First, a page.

Cravath is staying right at home in their Death Star.
The white shoe law firm Cravath, Swaine & Moore has signed a 15-year renewal at the Worldwide Plaza at 825 Eighth Avenue that will cost the firm $900 million, Bloomberg News reports.
That would make the deal one of the most expensive real estate committments in history. MetLife agreed last December to pay about $850 million over 21 years when it leased 410,000 square feet at 1095 Avenue of the Americas.
Harry and Billy Macklowe paid $1.73 billion for the 49-story Worldwide Plaza earlier this year, the second most expensive sale in the city's history. That deal was part of a seven-building portfolio buy the Macklowes made with Blackstone.
Bloomberg reports that Cravath will retain its nearly 600,000 square feet at a little less than $100 per square foot, a far cry from the $39 per foot it paid for a lease it signed in 1989. When Cravath moved to the Hell's Kitchen building back in the 1980's, it was a risk for a high-powered law firm to move that far west, even if it was in a brand-new tower. Twenty years later, with the West Side firmly established, the deal was clearly a steal, especially over the last few years.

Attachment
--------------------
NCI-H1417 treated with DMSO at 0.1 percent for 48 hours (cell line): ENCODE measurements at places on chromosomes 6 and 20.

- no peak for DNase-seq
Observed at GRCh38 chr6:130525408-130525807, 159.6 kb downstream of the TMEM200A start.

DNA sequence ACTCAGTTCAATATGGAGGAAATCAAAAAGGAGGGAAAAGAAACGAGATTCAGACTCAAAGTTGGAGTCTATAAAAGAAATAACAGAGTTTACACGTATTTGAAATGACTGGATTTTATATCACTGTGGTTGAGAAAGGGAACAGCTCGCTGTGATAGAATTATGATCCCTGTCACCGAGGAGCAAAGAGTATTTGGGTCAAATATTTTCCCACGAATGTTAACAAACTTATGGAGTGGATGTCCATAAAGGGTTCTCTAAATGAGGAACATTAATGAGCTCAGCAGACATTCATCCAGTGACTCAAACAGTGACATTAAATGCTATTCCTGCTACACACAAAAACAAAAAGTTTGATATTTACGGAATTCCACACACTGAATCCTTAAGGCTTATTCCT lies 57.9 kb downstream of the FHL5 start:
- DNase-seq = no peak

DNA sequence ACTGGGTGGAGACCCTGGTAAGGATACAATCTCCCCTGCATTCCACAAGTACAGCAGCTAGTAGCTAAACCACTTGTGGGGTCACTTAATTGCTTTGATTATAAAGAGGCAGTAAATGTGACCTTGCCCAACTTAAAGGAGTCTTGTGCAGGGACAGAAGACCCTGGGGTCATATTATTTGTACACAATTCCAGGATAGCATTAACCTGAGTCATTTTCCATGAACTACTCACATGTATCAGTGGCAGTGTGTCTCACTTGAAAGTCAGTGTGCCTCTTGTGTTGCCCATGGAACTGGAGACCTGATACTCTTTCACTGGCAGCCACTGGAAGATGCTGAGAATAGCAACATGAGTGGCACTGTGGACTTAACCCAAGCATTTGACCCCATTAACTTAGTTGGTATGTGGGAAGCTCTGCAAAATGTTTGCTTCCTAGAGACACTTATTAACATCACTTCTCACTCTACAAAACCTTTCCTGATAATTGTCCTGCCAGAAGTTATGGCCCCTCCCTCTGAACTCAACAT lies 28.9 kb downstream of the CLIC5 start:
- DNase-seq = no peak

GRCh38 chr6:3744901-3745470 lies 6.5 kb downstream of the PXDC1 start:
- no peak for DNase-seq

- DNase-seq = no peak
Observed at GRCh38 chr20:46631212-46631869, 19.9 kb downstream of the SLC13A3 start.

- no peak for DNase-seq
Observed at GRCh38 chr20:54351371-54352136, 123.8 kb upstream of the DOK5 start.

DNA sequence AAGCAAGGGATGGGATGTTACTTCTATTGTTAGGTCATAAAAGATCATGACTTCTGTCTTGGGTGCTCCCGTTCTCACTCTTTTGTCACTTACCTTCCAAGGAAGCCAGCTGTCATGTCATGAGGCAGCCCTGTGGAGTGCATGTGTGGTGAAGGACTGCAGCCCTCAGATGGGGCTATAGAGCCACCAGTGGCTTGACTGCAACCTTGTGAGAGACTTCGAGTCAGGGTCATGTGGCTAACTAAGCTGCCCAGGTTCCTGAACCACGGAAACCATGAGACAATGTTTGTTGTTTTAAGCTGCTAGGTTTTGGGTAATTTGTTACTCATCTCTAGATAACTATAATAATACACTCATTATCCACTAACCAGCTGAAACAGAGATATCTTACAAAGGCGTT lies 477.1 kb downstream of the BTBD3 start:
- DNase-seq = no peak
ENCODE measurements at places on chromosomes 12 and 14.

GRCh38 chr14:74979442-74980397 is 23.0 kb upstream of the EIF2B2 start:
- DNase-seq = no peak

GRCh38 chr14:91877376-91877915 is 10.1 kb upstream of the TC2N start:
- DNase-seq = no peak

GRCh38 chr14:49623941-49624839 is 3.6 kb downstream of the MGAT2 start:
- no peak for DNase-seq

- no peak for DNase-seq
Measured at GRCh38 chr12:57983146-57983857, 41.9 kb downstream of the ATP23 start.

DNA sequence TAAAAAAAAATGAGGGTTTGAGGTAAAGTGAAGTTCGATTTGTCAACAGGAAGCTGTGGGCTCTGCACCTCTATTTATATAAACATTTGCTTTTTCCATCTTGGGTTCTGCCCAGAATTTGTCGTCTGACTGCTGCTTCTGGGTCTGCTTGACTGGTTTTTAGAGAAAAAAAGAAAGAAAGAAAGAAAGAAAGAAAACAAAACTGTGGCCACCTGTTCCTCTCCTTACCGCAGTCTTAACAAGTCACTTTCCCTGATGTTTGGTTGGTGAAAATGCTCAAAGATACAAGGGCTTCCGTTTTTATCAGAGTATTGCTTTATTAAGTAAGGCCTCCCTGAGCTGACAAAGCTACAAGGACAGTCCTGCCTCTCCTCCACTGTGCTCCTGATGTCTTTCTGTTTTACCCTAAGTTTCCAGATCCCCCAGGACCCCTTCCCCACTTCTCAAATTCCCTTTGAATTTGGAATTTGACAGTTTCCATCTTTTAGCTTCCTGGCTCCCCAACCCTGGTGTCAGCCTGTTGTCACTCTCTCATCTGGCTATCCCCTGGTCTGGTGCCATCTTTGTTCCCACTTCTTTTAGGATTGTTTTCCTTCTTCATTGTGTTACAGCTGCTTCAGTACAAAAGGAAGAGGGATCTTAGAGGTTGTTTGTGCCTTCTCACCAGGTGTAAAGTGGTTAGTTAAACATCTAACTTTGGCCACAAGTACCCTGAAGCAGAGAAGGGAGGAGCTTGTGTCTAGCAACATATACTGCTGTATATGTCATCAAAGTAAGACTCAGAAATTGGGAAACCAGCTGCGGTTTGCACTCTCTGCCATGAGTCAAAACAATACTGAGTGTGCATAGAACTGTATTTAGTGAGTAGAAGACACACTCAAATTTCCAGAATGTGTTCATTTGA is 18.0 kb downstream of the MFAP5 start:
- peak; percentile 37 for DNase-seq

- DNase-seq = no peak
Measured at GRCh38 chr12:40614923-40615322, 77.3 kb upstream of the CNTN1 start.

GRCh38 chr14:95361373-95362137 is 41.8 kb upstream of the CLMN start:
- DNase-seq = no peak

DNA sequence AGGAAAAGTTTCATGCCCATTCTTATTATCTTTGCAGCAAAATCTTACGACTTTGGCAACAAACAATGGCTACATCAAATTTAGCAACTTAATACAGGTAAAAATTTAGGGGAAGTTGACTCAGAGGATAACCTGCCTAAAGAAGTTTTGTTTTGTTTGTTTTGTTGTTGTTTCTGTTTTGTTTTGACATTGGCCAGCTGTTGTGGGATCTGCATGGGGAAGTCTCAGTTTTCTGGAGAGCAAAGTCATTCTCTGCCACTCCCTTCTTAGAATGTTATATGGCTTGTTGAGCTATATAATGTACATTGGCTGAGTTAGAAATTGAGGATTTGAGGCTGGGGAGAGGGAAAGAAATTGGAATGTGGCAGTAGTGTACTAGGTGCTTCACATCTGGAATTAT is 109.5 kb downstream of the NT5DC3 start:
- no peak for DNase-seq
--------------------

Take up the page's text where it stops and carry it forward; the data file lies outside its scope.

And as The Observer's Anna Schneider-Mayerson and Jesse Wegman reported this week, associates and partners at Cravath have a special relationship with the building:
At Cravath, summers learn why their colleagues semi-affectionately refer to the Worldwide Plaza headquarters as the Death Star. “Under the guise of wanting to give you a taste of what the real Cravath life was like … you worked closer to associate hours,” one survivor recalled.
Those late hours will be spent in the tower through at least 2024.
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